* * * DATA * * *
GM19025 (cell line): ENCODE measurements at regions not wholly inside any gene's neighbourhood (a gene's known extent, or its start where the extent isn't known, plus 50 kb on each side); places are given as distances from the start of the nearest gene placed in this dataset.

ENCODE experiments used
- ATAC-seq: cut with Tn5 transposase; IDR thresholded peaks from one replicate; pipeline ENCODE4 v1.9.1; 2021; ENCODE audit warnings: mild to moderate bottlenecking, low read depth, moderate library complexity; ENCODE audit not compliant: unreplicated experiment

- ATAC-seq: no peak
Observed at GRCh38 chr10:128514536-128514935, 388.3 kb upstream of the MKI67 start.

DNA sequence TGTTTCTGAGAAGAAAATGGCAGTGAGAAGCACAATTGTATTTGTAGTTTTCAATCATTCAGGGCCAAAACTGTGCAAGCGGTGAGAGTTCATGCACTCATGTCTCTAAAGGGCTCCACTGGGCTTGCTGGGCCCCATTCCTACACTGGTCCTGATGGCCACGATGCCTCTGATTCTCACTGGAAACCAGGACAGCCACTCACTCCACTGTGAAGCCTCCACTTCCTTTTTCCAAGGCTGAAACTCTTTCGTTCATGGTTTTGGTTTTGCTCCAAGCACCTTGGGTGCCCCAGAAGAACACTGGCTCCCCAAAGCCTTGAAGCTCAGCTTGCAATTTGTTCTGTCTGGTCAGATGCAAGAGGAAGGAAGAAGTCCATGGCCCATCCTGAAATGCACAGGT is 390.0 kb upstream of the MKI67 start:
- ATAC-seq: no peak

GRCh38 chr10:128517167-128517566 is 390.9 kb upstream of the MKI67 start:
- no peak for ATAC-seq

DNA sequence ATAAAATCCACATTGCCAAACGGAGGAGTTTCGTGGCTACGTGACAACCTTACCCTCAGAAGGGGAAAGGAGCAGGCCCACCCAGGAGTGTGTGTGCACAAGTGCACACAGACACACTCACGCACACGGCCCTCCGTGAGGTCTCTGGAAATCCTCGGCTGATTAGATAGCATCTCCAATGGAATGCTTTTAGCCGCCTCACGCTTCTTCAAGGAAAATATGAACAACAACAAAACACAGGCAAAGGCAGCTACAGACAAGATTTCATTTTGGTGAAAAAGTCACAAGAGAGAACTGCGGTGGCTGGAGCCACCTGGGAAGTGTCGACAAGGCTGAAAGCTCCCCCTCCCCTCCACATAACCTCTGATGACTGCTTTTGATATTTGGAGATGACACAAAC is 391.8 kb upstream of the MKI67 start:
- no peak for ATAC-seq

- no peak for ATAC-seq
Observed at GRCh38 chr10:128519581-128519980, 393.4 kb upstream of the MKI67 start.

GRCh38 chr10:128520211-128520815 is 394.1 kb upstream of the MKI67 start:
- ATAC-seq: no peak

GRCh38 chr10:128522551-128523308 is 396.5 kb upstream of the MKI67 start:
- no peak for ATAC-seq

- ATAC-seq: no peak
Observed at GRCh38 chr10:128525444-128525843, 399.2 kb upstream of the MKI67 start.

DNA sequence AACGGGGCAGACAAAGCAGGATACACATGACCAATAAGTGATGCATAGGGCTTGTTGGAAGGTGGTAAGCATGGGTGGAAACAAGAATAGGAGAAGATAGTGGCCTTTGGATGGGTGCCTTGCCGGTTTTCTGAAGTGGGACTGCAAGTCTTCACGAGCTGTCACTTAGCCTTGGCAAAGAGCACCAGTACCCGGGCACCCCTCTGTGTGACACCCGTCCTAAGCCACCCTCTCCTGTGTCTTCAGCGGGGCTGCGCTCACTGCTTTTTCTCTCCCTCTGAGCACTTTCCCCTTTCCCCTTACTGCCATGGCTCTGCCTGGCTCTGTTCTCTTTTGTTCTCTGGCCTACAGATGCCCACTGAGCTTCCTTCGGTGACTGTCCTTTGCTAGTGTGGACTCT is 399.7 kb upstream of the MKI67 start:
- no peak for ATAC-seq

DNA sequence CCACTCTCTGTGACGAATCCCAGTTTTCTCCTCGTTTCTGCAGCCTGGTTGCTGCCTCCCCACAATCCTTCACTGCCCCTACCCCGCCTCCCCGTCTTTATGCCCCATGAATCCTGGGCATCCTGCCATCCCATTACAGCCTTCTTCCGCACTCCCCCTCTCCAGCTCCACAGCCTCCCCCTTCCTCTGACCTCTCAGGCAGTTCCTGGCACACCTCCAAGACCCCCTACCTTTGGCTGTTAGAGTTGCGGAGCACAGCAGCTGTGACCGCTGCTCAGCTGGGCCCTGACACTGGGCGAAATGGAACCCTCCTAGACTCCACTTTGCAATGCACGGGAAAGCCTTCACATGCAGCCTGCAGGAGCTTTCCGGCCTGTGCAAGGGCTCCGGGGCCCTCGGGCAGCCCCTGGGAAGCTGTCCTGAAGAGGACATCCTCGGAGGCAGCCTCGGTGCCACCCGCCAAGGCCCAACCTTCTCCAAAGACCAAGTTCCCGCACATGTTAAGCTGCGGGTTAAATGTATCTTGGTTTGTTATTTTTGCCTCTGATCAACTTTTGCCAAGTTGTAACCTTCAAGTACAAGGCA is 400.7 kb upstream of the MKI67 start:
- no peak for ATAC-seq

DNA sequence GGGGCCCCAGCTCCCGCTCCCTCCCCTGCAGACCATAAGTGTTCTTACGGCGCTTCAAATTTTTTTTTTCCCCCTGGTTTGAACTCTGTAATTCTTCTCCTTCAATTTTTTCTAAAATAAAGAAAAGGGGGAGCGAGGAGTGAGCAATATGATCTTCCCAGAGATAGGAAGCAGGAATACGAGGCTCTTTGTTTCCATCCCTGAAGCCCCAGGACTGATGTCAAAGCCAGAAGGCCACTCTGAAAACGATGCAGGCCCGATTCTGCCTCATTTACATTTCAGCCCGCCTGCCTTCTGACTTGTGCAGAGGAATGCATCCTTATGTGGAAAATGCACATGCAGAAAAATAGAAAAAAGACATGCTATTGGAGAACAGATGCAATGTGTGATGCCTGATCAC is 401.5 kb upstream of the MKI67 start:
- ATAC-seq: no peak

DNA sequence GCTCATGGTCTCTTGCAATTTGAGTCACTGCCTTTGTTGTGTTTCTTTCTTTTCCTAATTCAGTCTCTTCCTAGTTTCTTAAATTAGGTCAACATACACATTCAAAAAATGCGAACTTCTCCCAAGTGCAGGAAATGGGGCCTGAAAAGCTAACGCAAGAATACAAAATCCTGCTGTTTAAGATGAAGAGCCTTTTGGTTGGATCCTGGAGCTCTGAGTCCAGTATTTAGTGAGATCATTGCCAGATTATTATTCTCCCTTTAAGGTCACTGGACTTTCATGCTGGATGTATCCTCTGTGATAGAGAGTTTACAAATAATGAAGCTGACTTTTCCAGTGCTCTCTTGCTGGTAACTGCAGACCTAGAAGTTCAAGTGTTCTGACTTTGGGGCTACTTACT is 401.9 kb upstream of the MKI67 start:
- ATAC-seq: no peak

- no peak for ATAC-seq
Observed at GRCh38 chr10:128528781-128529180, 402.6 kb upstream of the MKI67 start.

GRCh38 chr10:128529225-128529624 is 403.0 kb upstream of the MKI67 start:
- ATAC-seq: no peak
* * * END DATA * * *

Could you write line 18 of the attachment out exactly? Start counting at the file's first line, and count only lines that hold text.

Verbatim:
- ATAC-seq: no peak